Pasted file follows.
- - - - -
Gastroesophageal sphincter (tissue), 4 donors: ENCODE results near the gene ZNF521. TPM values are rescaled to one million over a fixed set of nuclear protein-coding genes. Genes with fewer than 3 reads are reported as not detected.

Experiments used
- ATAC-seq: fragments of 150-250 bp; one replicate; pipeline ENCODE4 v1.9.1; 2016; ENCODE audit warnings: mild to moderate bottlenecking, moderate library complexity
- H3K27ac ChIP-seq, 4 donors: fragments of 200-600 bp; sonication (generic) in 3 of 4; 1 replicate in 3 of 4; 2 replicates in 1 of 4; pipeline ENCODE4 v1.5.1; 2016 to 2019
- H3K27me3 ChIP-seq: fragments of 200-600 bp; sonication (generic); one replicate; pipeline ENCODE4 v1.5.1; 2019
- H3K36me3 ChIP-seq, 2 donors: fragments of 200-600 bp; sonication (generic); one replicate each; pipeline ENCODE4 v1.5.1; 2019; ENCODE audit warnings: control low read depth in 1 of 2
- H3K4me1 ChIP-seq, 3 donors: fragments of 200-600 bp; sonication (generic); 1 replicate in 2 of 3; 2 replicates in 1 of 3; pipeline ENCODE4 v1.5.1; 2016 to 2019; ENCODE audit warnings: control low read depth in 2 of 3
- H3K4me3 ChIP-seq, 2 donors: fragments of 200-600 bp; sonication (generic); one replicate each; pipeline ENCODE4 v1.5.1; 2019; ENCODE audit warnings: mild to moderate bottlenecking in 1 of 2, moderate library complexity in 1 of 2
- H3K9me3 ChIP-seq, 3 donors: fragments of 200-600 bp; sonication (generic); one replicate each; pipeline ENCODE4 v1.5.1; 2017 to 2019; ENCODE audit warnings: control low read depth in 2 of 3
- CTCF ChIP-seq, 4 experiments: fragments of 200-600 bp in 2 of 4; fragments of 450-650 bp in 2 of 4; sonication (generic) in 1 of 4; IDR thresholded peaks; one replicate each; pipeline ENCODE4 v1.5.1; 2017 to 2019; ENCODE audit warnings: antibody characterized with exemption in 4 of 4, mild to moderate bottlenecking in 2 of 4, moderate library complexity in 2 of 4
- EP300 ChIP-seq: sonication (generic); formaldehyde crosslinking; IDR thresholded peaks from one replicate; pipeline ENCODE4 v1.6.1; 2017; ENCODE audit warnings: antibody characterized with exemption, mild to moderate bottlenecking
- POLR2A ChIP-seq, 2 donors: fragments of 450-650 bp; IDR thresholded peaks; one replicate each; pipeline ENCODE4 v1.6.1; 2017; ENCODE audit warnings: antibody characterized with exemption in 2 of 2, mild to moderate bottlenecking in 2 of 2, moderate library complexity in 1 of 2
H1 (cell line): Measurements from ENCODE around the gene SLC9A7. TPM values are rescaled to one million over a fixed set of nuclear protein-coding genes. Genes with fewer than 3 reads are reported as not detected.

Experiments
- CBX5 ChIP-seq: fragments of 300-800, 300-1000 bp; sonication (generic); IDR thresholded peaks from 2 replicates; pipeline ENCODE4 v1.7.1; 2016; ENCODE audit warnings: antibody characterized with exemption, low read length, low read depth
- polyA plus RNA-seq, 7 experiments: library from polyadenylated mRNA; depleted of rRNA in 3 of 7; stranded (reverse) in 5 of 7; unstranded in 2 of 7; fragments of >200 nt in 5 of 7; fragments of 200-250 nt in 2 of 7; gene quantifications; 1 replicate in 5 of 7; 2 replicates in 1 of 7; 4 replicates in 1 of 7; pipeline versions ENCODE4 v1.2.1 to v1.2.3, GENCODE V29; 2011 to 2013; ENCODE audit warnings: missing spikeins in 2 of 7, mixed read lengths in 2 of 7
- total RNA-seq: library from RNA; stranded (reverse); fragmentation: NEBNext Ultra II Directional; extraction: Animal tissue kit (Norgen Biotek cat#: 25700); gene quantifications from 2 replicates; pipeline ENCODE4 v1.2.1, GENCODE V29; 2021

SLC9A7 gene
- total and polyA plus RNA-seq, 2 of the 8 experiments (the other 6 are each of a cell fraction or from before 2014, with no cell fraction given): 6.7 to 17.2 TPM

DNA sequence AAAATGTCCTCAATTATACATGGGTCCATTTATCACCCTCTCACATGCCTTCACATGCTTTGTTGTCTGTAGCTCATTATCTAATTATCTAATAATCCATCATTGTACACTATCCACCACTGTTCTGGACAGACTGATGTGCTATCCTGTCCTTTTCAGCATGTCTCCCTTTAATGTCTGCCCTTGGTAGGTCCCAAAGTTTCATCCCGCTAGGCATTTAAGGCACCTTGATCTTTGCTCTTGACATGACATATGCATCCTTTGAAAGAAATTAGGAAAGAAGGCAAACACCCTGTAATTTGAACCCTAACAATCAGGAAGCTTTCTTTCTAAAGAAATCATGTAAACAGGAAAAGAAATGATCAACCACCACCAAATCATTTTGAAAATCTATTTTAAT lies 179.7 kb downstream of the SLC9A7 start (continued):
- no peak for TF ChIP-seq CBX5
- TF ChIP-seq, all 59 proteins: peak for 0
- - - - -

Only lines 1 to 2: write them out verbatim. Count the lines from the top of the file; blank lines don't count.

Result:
Gastroesophageal sphincter (tissue), 4 donors: ENCODE results near the gene ZNF521. TPM values are rescaled to one million over a fixed set of nuclear protein-coding genes. Genes with fewer than 3 reads are reported as not detected.

Experiments used